Enthusiastically disruptive and perennially iconoclastic, Georg Baselitz stands out as an artistic outlier among Germany’s impressive roster of postwar artmakers. Born in the former German Democratic Republic and expelled from his East German art school for “sociopolitical immaturity,” Baselitz retreated to the West and quickly became known for creatively challenging widespread artistic conventions by painting in a violent and energetic form of representation in gleeful defiance of the prevailing abstract tendencies of the avant-garde following World War II. Baselitz, favoring figuration, painted caustic portraits and kinetic landscapes in the tradition of the German Expressionists before literally upending his practice in the late 1960s by painting upside-down, creating a disarming pseudo-abstract effect that emphasizes surface over substance.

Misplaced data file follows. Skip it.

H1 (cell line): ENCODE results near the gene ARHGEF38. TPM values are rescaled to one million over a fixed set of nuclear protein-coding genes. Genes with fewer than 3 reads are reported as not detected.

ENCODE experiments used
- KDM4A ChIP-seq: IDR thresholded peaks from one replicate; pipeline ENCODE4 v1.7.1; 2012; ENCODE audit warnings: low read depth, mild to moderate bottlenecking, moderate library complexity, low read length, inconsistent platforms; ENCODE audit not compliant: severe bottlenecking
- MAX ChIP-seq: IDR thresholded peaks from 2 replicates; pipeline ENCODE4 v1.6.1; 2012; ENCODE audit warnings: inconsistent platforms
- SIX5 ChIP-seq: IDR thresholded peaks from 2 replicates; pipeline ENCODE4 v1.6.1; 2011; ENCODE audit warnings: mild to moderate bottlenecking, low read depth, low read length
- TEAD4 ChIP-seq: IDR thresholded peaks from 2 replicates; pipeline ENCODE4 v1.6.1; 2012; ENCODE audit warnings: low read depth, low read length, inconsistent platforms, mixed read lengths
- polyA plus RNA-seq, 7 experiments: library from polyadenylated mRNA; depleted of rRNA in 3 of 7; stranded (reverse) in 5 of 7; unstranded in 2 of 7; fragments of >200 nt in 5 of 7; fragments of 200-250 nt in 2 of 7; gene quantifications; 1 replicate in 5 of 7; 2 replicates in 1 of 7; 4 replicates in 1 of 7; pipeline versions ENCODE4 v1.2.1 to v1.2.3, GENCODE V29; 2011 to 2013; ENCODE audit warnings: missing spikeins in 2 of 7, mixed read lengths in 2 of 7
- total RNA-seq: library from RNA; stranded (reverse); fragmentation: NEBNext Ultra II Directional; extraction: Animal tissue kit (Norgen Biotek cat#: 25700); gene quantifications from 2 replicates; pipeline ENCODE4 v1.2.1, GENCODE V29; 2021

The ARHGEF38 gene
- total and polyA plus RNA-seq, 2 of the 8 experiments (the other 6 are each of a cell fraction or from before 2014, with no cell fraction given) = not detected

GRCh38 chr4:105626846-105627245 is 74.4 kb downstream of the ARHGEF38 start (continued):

Baselitz’s work has been widely celebrated for its unapologetic and unconventional innovation as well as for its occasionally confrontational subject matter. Baselitz’s critical breakthrough came in 1963 with the debut of the unabashedly outrageous painting Die groβe Nacht im Eimer, currently in the collection of the Museum Ludwig, Cologne, which immediately attracted the attention of the German media and judicial system. This work, and others, set the tone for a long and celebrated career of convention-shattering paintings, prints, and sculptures that are at once stylistically innovative and deferential to the German artistic tradition. Today, Baselitz’s work can be found in major institutions worldwide such as the Museum Ludwig and The Metropolitan Museum of Art, New York.

       
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Kopf an Kopf II

signed with the artist's initials and dated ‘GB. 18.IV.89’ lower left; further signed, titled, inscribed and dated ‘G.Baselitz .7.II.89 + 18.IV.89 .Kopf an Kopf II’ on the reverse
oil on canvas
250 x 200 cm (98 3/8 x 78 3/4 in.)
Painted in 1989.

Full Cataloguing

Estimate
£600,000 - 800,000 ‡ ♠

Sold for £705,000

Contact Specialist

Kate Bryan
Specialist, Head of Evening Sale
+44 20 7318 4026
[email protected]

20th Century & Contemporary Art Evening Sale

London Auction 20 October 2020